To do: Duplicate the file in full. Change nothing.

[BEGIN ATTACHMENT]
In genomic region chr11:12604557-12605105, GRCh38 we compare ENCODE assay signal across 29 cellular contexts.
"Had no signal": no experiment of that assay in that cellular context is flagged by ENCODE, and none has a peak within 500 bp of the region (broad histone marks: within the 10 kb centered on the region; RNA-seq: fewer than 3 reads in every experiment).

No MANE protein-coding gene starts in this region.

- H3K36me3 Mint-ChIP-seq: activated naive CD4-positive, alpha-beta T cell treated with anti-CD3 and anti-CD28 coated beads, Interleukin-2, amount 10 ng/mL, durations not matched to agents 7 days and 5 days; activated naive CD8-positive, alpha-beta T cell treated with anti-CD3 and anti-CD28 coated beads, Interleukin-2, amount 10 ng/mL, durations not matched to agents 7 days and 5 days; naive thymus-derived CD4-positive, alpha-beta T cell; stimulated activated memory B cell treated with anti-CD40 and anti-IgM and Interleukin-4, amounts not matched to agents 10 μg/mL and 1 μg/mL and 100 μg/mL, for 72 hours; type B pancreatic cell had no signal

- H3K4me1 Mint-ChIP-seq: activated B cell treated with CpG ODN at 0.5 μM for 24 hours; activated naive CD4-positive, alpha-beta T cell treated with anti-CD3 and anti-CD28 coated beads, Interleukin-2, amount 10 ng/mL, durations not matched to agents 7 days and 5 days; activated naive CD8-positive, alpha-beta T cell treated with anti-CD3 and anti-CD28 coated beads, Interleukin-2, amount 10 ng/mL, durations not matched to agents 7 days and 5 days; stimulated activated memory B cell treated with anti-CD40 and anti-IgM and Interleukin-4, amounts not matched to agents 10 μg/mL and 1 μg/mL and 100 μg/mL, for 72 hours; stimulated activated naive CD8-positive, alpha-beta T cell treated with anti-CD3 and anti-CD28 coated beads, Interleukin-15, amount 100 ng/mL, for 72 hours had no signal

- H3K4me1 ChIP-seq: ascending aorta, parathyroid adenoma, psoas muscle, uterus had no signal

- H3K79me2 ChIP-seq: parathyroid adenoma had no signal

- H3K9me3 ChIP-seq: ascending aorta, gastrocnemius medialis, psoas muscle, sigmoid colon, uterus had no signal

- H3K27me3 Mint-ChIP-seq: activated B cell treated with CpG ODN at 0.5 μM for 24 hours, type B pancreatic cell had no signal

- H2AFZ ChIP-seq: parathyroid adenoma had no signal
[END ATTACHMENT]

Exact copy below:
In genomic region chr11:12604557-12605105, GRCh38 we compare ENCODE assay signal across 29 cellular contexts.
"Had no signal": no experiment of that assay in that cellular context is flagged by ENCODE, and none has a peak within 500 bp of the region (broad histone marks: within the 10 kb centered on the region; RNA-seq: fewer than 3 reads in every experiment).

No MANE protein-coding gene starts in this region.

- H3K36me3 Mint-ChIP-seq: activated naive CD4-positive, alpha-beta T cell treated with anti-CD3 and anti-CD28 coated beads, Interleukin-2, amount 10 ng/mL, durations not matched to agents 7 days and 5 days; activated naive CD8-positive, alpha-beta T cell treated with anti-CD3 and anti-CD28 coated beads, Interleukin-2, amount 10 ng/mL, durations not matched to agents 7 days and 5 days; naive thymus-derived CD4-positive, alpha-beta T cell; stimulated activated memory B cell treated with anti-CD40 and anti-IgM and Interleukin-4, amounts not matched to agents 10 μg/mL and 1 μg/mL and 100 μg/mL, for 72 hours; type B pancreatic cell had no signal

- H3K4me1 Mint-ChIP-seq: activated B cell treated with CpG ODN at 0.5 μM for 24 hours; activated naive CD4-positive, alpha-beta T cell treated with anti-CD3 and anti-CD28 coated beads, Interleukin-2, amount 10 ng/mL, durations not matched to agents 7 days and 5 days; activated naive CD8-positive, alpha-beta T cell treated with anti-CD3 and anti-CD28 coated beads, Interleukin-2, amount 10 ng/mL, durations not matched to agents 7 days and 5 days; stimulated activated memory B cell treated with anti-CD40 and anti-IgM and Interleukin-4, amounts not matched to agents 10 μg/mL and 1 μg/mL and 100 μg/mL, for 72 hours; stimulated activated naive CD8-positive, alpha-beta T cell treated with anti-CD3 and anti-CD28 coated beads, Interleukin-15, amount 100 ng/mL, for 72 hours had no signal

- H3K4me1 ChIP-seq: ascending aorta, parathyroid adenoma, psoas muscle, uterus had no signal

- H3K79me2 ChIP-seq: parathyroid adenoma had no signal

- H3K9me3 ChIP-seq: ascending aorta, gastrocnemius medialis, psoas muscle, sigmoid colon, uterus had no signal

- H3K27me3 Mint-ChIP-seq: activated B cell treated with CpG ODN at 0.5 μM for 24 hours, type B pancreatic cell had no signal

- H2AFZ ChIP-seq: parathyroid adenoma had no signal